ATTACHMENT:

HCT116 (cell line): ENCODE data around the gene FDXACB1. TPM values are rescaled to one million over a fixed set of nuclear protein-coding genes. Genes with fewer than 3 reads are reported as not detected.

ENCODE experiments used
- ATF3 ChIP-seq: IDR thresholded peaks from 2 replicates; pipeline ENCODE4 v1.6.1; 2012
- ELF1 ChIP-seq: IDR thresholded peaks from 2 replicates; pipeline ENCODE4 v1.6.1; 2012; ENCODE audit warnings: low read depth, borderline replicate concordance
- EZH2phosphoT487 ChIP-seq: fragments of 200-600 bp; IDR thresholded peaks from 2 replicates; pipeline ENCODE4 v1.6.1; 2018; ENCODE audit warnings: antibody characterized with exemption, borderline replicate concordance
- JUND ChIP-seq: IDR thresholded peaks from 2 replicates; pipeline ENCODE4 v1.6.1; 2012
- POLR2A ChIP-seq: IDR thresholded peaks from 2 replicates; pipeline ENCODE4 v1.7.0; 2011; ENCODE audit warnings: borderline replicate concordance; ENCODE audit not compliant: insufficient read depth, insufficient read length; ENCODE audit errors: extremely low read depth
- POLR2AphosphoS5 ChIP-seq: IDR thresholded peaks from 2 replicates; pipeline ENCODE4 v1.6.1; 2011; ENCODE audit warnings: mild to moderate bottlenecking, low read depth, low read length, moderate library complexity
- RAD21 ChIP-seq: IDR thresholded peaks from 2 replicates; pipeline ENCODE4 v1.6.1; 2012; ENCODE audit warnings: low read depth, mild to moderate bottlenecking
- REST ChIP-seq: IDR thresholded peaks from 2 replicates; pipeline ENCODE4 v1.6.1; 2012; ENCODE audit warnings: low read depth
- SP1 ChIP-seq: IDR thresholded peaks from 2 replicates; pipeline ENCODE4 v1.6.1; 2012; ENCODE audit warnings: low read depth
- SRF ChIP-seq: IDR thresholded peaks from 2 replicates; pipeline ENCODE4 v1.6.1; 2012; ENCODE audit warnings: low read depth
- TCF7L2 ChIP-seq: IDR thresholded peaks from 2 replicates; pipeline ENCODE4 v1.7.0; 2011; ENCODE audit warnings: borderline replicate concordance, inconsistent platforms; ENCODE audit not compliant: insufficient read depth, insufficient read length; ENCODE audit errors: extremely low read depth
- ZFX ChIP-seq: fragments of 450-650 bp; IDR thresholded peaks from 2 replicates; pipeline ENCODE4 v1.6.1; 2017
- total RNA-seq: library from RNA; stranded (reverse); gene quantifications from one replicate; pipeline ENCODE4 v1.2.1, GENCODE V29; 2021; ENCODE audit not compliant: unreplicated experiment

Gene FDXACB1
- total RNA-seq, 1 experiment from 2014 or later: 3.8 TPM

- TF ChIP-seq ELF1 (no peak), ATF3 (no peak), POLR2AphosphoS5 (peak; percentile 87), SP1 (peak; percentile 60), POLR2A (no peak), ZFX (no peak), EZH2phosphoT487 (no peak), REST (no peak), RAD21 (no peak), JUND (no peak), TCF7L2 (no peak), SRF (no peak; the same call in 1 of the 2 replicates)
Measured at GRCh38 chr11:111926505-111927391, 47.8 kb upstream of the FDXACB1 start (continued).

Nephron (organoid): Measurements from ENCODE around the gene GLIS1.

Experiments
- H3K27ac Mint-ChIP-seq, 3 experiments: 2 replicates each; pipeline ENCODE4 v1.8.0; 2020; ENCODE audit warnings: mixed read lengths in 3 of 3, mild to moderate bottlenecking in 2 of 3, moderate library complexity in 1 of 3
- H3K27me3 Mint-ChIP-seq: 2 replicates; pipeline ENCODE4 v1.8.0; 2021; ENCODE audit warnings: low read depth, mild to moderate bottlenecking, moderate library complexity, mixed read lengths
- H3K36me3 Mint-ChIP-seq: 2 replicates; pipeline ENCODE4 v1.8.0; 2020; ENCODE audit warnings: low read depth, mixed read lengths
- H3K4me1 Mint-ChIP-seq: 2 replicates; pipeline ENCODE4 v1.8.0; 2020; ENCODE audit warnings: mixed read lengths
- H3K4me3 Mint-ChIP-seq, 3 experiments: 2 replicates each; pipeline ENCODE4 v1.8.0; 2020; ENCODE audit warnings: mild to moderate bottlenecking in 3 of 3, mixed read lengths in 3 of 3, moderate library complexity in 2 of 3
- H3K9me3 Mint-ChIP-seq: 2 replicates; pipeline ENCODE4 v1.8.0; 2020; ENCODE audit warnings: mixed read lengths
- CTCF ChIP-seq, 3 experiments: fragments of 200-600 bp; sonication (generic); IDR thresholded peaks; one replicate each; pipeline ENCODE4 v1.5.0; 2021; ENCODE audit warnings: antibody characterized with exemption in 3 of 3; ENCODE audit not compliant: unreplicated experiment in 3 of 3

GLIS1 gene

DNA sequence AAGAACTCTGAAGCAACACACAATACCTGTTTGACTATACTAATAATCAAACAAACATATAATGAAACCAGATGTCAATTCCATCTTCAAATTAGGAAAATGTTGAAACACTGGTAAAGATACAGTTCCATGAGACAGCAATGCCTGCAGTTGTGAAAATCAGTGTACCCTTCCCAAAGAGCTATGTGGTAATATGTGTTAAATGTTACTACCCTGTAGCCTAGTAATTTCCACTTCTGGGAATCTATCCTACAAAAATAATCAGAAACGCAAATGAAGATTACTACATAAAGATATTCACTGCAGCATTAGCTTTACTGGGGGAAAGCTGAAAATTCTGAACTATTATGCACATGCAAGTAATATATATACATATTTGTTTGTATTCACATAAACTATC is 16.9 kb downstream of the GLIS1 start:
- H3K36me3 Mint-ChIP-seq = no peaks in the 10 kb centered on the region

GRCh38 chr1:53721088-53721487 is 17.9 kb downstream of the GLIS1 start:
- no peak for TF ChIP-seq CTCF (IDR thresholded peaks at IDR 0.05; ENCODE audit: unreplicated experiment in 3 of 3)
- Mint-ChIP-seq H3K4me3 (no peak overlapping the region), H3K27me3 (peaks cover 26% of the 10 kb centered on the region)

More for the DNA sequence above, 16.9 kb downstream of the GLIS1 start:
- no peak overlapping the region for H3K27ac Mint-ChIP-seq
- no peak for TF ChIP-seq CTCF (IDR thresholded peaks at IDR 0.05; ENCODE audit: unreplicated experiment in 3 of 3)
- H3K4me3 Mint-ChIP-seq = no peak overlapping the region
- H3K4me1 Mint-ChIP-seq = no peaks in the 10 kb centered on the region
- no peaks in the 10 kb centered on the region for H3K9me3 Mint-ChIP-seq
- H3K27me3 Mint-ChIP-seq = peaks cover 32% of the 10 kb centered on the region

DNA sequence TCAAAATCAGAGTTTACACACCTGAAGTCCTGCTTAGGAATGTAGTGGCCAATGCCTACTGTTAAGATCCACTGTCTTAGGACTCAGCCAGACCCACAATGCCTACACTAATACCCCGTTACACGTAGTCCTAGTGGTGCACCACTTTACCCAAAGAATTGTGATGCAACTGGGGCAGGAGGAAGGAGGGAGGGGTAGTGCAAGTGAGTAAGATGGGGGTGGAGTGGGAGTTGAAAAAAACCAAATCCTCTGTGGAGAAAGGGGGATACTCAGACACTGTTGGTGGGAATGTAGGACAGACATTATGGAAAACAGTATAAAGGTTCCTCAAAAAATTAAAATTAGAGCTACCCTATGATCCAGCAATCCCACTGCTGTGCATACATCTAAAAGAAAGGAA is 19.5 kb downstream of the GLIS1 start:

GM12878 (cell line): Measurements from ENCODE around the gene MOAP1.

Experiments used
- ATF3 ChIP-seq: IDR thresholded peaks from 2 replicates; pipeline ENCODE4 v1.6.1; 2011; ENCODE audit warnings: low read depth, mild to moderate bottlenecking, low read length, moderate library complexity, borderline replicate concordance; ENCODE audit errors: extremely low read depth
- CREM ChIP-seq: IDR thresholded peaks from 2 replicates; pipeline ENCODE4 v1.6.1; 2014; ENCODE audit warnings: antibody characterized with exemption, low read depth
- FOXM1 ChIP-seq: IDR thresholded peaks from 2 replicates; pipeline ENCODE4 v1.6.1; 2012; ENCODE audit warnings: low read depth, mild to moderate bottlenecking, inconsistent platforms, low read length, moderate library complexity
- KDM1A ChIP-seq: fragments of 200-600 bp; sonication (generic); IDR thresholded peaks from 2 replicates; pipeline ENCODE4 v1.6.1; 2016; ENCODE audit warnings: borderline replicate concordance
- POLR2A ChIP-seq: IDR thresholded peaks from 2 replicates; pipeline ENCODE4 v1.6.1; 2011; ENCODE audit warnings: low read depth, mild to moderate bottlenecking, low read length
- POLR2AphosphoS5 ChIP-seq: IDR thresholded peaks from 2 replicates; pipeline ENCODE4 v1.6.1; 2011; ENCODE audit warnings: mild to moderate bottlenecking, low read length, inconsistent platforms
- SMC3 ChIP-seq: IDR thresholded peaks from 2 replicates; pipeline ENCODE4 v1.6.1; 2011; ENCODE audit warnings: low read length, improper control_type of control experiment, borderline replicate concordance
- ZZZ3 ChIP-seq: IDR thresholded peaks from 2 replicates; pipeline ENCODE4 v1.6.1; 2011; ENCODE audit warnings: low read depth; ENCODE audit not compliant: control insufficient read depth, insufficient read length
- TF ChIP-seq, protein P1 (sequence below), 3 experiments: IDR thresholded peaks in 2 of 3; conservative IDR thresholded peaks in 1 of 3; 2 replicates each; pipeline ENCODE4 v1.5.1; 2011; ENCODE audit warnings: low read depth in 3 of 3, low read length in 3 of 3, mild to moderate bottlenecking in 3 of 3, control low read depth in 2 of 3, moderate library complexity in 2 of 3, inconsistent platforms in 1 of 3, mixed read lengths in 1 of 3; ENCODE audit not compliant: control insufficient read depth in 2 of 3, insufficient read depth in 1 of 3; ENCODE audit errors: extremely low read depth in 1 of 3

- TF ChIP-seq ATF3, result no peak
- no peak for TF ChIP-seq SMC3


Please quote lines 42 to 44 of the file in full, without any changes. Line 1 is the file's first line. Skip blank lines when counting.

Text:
DNA sequence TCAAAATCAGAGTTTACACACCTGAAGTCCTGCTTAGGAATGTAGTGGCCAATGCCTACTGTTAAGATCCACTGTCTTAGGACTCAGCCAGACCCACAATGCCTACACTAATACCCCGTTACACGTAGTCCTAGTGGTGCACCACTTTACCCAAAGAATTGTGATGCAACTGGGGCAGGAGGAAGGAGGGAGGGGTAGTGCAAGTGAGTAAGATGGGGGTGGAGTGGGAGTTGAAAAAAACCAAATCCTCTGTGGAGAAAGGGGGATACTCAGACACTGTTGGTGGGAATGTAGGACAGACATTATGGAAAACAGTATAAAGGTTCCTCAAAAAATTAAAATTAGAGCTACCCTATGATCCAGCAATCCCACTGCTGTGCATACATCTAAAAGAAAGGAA is 19.5 kb downstream of the GLIS1 start:

GM12878 (cell line): Measurements from ENCODE around the gene MOAP1.

Experiments used